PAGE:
In either case, however, it would seem that infrastructure came first. The investment of effort in clearing fields; moving earth to adjust water flow; building fences, protective walls, and substantial shelters; maintaining paths for transportation; and the like would have contributed substantially to agricultural productivity, settlement economy, and social functioning of the residents.

Is humanity sustainable? (Principles for ecostructure)

The idea of sustainability has clearly taken root.  The word appears frequently in print as well as Internet media, and national governments around the world have established agencies and programs devoted to it.  There seems to be widespread agreement that the idea has something to do with energy supplies, environmental impact, and economic growth, and perhaps with inequality, social engagement and political stability, but the practical scope of the idea and meaning of the word seem to vary from one forum to another.

An important early appearance of the meme, if not its initial source, is often attributed to the World Commission on Environment and Development, commonly known as the Brundtland Commission.  This group of international experts was convened by the United Nations in 1983 to propose long-term environmental strategies for achieving sustainable development; recommend ways that concern for the environment may be translated into greater co-operation among countries; and help define shared perceptions, aspirational goals, a long-term agenda for action.  The Commission’s 1987 report, Our Common Future  suggested that “Sustainable development is development that meets the needs of the present without compromising the ability of future generations to meet their own needs.” We lack agreement among nations, regions, and generations as to what may be our needs.

In addition, the time scale for thinking about our sustainability far exceeds our abilities to plan and take meaningful action. Scientific evidence suggests that the biological genus of which humans are a part evolved into being and the first hominid use of stone tools began in Africa perhaps 2.5 to 3.5 million years ago.  Evidence of homo sapiens sapiens, our particular species, dates back about 250,000 years.  (In all of this, my phrasing is meant not to convey any skepticism, but rather to acknowledge that we rely entirely on inference from the limited data available to us to draw conclusions about past events and conditions.)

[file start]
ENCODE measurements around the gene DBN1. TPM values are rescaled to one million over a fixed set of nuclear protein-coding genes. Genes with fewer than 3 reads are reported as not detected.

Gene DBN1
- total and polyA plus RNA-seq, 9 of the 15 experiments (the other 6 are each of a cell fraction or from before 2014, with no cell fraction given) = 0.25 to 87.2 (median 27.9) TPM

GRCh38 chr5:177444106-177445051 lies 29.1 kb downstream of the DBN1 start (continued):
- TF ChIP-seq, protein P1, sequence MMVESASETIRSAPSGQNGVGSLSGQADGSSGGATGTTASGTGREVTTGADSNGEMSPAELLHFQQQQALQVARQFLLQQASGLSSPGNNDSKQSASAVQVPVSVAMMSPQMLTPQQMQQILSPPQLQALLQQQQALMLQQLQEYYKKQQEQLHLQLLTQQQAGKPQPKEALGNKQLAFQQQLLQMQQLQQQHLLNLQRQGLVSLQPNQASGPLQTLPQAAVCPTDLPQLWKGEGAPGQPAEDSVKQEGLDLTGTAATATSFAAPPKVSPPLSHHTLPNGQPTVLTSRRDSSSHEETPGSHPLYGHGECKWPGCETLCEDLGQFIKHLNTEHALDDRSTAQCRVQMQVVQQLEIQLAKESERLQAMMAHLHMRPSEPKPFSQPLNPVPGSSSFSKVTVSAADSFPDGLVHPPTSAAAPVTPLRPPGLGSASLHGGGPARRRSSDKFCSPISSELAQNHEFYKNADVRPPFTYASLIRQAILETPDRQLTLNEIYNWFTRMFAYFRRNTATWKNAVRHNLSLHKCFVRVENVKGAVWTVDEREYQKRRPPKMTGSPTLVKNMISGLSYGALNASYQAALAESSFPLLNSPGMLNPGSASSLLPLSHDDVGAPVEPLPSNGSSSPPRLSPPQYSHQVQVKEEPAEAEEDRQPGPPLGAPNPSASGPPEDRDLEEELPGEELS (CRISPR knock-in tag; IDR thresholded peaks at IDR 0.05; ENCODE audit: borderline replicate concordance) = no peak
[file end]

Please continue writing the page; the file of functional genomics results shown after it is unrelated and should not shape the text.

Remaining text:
Our various experiments in culture, social, and political organization are rather brief when seen in sharp contrast with these time periods. Estimates of age of the oldest cave paintings are 35,000 to 40,000 years, and stabile human settlements perhaps 4,000 to 6,000 years. Much of the Earth is marked by the remains of human activities that have not survived to present times.  Against the backdrop of human history,  what does sustainability really mean? Probably the best we can do in light of such evidence is to limit our perspectives to decades, but even that span appears optimistic for many government programs.

Of course, our values, technologies, and culture may change for good reasons from place to place and time to time. Our numbers continue to increase, as do our technological capabilities. We learn more about pollution and pesticides and the limits of our resources.  Our values and comprehension of our own wellbeing evolve. It seems quite likely that we simply cannot do anything to meet our own present needs without in some sense compromising the options available to future generations.

A few useable principles nevertheless may increase the chances of humanity’s long-term survival and flourishing, and these principles seem essential to the concept of ecostructure:

  • Use only renewable resources: No matter how large the supply reservoir may be, it will eventually be exhausted.
  • Eliminate all waste and pollution: What economists refer to as residuals are simply an indicator of inefficiencies in a production processes.
  • Stabilize our population: Increasing humans’ wellbeing and chances of survival as individuals and as a species depends ultimately on enhancing labor productivity as well as on applying strictly the first two principles.

Baltimore’s Sustainability Report

Baltimore’s Mayor Stephanie Rawlings-Blake on April 16, 2011, stood up at the city’s Druid Hill Park Conservatory to announce the release of the 2010 Annual Sustainability Report.  This yearly accountability tool to track Baltimore’s progress toward improving economic, social, and environmental sustainability was the city’s second such report, a product of the Baltimore Office of Sustainability.

Baltimore defines sustainability as “meeting the current environmental, social, and economic needs of our community without compromising the ability of future generations to meet these needs.” This is deceptively similar to the often quoted formulation of the United Nations Brundtland Commission.  Our Common Future, that Commission’s 1987 report, asserted that “Sustainable development is development that meets the needs of the present without compromising the ability of future generations to meet their own needs.”  The concept of needs was explained with particular priority of concern for the world’s poor.  Our ability to meet needs was represented as limited by our social organization and technology as well as environmental constraints.